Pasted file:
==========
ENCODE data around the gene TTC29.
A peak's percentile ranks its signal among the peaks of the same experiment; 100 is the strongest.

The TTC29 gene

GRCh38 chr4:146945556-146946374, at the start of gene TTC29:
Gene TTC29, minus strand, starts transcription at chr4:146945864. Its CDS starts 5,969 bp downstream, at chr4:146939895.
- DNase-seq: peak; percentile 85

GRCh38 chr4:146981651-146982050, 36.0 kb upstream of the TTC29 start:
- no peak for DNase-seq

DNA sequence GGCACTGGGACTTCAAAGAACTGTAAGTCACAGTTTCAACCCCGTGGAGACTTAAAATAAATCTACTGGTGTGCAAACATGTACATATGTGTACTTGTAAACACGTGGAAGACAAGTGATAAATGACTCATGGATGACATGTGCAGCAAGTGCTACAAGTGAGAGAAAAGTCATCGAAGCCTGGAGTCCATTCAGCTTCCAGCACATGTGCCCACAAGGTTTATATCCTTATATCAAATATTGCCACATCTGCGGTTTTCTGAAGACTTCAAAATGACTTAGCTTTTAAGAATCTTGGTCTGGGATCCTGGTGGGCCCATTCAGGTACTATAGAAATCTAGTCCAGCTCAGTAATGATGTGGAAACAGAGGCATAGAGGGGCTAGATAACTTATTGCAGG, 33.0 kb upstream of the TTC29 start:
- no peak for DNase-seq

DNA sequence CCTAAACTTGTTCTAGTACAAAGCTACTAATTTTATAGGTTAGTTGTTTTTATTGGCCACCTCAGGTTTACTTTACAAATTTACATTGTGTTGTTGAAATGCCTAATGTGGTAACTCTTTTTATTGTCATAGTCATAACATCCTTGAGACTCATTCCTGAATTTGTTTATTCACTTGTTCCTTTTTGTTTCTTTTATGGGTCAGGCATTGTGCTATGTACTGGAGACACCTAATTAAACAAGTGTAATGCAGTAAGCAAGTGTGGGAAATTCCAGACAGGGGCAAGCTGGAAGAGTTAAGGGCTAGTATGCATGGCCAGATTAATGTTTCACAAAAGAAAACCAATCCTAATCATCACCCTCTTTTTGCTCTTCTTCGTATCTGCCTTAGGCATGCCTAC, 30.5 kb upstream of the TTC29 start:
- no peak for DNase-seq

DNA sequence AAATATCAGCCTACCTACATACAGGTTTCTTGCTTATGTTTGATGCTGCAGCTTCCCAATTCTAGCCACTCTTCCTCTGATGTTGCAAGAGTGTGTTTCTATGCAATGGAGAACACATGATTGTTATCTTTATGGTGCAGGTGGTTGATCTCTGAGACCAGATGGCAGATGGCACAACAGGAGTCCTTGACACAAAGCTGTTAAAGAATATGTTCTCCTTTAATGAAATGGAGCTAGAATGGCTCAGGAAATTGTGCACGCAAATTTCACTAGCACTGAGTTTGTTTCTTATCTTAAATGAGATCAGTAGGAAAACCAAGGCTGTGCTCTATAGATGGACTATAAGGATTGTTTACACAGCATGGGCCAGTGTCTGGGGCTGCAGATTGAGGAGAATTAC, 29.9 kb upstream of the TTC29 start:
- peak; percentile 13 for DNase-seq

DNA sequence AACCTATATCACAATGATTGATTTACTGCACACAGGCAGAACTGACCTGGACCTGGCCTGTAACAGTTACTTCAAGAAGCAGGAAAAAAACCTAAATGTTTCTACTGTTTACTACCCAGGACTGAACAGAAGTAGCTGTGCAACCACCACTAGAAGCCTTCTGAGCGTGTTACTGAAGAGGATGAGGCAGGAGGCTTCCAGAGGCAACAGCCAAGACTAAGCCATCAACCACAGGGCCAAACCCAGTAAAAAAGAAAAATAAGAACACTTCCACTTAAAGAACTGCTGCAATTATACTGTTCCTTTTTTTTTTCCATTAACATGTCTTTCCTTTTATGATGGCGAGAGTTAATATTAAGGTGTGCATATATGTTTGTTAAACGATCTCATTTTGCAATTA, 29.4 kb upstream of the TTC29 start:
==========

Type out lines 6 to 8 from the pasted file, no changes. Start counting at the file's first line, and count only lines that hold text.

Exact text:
- DNase-seq: peak; percentile 85

GRCh38 chr4:146981651-146982050, 36.0 kb upstream of the TTC29 start:
- no peak for DNase-seq